Behind the Scenes of the Fourth Regional Plan: Envisioning Healthy Communities

When the staff at RPA began working on Fourth Regional Plan, we set out to craft a long-term vision for the New York metropolitan area focused on four major challenges: expanding economic prosperity and opportunity; creating communities that are more secure and livable; reducing our vulnerability to severe weather and climate change; and improving our financial, institutional and regulatory structures so that smart solutions can actually be implemented.

That’s a tall order, and that remains our goal. But a year into our research and conversations with many groups and individuals around the region, it’s become clearer to us that we need to give more prominence to issues such as public health, which cuts across all these challenges.

The question of how the Fourth Plan will address the issue of public health, and what policies or investments the plan might propose to ensure the health of the region’s residents was on the minds of many of the more than 150 Connecticut civic leaders, planners and residents who attended our recent public forum on the Fourth Plan in Hartford, Conn. We had discussions on many pressing issues facing the state, including inadequate transit connections from Connecticut’s urban areas to the rest of the region and a shortage of affordable housing. But attendees also wanted to make sure that the health of their communities would be part of the plan.

While we have more research and outreach to do before we can propose solutions, our work recognizes that public health effects are embedded in the choices we make about our built environment. Some of those connections, such as having reasonable access to medical facilities, are obvious, but there are many other aspects of our built environment that play a role in the health of the region.

Community development and design affect public health. Access to amenities like grocery stores that sell fresh foods and spaces for exercise can affect the health outcomes of a neighborhood’s residents. Improving walkability and safety in a community also tends to improve residents’ health in myriad ways.

Climate change and environmental hazards affect public health. Superstorm Sandy taught us that our changing climate poses serious health concerns for the region’s residents, especially for those already living on the margins. Air pollution and other environmental hazards are a daily hazard for some residents. Future decisions on where to locate industrial facilities will affect the air residents breathe and the water they drink. And severe weather looms as a constant, hard-to-predict threat to lives and security.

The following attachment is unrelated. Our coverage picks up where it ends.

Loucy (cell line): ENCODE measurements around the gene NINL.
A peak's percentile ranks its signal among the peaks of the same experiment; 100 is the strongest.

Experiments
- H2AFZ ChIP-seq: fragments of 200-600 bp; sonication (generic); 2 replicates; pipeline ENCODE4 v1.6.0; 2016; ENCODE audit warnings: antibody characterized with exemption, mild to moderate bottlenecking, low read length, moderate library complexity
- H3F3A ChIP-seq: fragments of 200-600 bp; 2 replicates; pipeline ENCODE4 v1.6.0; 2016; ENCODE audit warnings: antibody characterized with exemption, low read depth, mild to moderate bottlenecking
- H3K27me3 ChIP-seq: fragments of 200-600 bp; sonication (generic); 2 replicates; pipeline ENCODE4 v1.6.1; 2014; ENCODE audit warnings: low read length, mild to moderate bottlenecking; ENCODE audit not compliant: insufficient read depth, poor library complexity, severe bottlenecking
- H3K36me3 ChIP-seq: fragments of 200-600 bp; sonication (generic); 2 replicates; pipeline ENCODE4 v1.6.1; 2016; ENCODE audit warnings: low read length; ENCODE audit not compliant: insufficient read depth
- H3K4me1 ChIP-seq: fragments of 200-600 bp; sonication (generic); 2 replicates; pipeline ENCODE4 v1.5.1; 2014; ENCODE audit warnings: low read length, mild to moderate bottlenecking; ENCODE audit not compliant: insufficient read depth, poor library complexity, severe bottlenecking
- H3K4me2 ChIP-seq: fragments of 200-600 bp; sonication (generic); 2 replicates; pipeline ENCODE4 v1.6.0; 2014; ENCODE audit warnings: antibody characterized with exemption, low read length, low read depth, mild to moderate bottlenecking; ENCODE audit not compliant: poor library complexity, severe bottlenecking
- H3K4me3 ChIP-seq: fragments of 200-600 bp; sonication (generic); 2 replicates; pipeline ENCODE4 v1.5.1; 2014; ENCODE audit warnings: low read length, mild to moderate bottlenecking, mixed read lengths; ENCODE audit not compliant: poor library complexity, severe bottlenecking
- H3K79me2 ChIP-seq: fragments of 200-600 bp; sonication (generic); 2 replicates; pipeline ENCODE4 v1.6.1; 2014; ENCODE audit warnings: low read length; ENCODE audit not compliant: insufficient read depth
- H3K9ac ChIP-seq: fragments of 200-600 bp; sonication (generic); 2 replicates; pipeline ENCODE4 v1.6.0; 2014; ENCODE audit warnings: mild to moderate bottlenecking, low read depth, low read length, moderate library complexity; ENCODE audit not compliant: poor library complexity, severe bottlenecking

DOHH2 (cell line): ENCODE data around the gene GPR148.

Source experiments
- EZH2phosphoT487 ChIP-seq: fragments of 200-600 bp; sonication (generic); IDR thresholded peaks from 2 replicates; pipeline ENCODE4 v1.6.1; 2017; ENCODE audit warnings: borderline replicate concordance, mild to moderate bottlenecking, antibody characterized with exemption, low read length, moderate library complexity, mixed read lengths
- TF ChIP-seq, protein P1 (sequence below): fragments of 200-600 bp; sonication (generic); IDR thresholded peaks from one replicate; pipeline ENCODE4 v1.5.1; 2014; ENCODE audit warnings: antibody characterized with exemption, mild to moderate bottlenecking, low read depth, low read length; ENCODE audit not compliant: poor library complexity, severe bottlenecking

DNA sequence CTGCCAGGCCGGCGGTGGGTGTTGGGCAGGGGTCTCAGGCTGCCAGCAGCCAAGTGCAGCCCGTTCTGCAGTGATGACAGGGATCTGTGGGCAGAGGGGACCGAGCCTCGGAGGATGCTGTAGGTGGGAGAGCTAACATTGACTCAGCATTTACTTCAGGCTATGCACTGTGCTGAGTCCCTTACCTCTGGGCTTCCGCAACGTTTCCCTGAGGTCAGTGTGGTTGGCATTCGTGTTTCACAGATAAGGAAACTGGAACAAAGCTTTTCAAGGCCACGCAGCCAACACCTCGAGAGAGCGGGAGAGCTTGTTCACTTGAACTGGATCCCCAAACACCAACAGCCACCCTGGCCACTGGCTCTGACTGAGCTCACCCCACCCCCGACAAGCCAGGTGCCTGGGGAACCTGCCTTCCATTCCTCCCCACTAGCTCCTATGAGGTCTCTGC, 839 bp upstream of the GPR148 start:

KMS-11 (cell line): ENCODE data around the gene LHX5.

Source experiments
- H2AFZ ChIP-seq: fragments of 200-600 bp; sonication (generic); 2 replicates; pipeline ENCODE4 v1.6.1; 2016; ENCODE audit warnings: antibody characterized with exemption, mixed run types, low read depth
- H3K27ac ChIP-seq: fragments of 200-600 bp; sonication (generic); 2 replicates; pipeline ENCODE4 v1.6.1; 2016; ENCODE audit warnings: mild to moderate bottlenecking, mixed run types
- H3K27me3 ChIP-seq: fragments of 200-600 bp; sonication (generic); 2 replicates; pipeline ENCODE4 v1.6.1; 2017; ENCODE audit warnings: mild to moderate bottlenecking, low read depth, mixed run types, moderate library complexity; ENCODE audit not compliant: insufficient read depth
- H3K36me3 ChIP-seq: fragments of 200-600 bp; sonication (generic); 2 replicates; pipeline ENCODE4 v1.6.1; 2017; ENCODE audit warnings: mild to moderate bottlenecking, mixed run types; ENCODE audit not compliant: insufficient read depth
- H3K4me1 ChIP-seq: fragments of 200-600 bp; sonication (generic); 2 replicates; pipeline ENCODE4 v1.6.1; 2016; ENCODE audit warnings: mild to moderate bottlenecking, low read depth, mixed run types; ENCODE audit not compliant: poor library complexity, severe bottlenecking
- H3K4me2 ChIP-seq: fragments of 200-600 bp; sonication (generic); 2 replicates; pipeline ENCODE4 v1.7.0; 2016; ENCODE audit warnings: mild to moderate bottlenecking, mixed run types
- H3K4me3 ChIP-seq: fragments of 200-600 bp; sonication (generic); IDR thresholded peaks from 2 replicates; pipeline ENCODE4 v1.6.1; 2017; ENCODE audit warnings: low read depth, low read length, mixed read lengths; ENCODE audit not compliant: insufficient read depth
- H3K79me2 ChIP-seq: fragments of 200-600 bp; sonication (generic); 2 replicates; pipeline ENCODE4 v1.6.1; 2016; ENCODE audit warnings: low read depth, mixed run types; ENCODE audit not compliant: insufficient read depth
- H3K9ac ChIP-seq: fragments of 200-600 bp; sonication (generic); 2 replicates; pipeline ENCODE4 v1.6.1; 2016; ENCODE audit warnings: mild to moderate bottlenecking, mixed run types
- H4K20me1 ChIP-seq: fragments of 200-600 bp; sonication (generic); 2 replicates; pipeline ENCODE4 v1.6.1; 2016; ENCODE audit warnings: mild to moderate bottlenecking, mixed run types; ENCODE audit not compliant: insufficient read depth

Our transportation systems affect public health. Can you cross your street safely? In New York City alone, 281 people were killed in traffic accidents last year, with more than 66,000 people injured. In many neighborhoods, streets made unsafe by dangerous traffic patterns or limited access to transit take a toll on residents’ health and well-being.

Housing affects public health. Quality and location of housing all play a crucial role in public health. Housing options that crowd occupants, ignore regulatory codes or expose residents to excessive noise and pollution take a toll on the well-being of individuals and communities. Maintaining housing stability for households at risk of homelessness and addressing the housing needs of chronically homeless individuals also is an important component of public health.

What does your community need to do to improve the health and well-being of its residents? How can the Fourth Regional Plan craft a vision for a healthier New York metropolitan region? We want to hear from you. Tweet your comments and ideas to @regionalplan using the #4thplan hashtag. You also can share your comments with us our Facebook page or send us an email at [email protected].